Michele (TheGirlWhoLovesHorror) said...

I have The Bachman Books and I would love to have the original paperback of The Long Walk at least because it is one of my favorite King novels. Roadwork and The Running Man are really not all that bad but they're not really noteworthy either. Rage is probably only cool because of King's banishment of it from paperback forever.

Will Errickson said...

Bob - your best bet finding these original paperbacks is at a yard sale where no one knows how much they're really worth!

John - yep, I've been saying for awhile now that I liked Hunger Games better when it was written by Stephen King and called THE LONG WALK.

Brian - I think I'd "get" ROADWORK more now as an adult. Good to know.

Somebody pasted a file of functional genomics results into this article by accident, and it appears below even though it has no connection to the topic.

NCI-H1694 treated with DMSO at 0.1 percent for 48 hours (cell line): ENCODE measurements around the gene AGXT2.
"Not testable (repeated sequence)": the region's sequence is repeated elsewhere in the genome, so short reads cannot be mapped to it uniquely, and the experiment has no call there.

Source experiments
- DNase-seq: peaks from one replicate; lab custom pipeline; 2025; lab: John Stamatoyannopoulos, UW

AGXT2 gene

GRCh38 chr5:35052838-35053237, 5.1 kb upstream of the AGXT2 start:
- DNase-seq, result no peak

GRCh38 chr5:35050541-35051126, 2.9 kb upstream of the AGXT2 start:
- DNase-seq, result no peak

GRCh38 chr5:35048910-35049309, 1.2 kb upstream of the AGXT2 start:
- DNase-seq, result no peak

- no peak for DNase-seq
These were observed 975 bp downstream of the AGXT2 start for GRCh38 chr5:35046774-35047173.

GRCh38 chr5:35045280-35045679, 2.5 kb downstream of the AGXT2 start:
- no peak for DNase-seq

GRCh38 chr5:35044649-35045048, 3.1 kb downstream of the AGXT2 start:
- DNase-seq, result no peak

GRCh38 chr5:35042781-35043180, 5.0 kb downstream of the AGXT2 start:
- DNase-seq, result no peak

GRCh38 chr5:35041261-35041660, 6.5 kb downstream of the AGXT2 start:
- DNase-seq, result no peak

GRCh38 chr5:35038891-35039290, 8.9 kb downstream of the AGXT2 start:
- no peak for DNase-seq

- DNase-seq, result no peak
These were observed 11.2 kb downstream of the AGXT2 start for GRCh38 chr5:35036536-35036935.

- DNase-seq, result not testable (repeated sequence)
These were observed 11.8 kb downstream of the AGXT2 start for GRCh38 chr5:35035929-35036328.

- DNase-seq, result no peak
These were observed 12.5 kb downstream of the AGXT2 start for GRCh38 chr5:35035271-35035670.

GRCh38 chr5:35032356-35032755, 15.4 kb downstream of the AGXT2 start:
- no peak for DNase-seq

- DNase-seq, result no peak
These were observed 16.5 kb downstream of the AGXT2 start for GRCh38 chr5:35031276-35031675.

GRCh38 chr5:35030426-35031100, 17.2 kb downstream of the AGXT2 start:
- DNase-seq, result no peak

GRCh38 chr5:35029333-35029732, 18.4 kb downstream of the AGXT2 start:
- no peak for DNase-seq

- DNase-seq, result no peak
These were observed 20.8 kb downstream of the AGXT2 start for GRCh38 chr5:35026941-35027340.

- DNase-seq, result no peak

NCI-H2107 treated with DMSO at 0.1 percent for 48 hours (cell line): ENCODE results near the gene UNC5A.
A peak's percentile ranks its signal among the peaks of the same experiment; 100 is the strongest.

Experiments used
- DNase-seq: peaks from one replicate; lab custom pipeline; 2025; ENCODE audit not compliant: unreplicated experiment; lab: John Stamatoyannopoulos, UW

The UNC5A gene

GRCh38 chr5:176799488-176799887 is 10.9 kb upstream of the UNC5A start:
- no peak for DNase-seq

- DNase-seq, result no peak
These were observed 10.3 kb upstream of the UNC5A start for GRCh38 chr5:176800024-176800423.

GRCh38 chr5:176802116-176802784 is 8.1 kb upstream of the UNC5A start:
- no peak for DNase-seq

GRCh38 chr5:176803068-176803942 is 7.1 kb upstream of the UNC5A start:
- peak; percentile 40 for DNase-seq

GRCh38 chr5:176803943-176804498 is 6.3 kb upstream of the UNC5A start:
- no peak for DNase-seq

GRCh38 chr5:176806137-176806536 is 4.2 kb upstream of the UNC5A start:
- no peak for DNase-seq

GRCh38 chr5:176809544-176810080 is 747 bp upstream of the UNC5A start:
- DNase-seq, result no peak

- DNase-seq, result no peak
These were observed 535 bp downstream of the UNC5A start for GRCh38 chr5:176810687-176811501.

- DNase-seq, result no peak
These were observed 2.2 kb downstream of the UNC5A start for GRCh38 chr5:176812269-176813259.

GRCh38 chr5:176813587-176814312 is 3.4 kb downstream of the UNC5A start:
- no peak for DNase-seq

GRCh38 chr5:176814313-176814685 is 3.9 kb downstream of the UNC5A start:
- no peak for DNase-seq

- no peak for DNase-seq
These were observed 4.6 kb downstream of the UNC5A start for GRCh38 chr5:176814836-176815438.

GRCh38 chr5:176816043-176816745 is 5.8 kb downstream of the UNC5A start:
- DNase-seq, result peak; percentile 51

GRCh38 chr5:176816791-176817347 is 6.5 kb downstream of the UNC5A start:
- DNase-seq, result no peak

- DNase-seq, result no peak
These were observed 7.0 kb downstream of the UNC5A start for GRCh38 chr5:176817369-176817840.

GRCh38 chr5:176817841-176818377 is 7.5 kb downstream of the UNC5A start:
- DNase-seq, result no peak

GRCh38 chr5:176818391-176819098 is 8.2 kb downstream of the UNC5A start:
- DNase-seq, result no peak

James - eBay listers put the books up for lots of money... but I wonder, do they actually *sell* them at those prices?

Michele - I agree! But I would like to revisit RAGE since it sadly has real relevance today.

Alejandro Omidsalar said...

I remember picking up a tattered copy of The Bachman Books from my local used book shop in high school. I read the essay and the first 2 novels, Rage and The Long Walk. I remember enjoying both immensely. It's still sitting back home on my shelf, waiting for me to finish it.

Doug said...

I remember when "Thinner" came out and the reviewer at the "Twilight Zone" magazine (I think it was Gahan Wilson) called it the best SK pastiche that he had ever read. It was only a few months later when it came out whoc RB really was.

Doug

Doug said...

By the way,I liked both "The Running Man" and "The Long Walk" better when Bob Sheckley wrote them as "The Tenth Victim" ;-)

Doug

Thomas Gilligan said...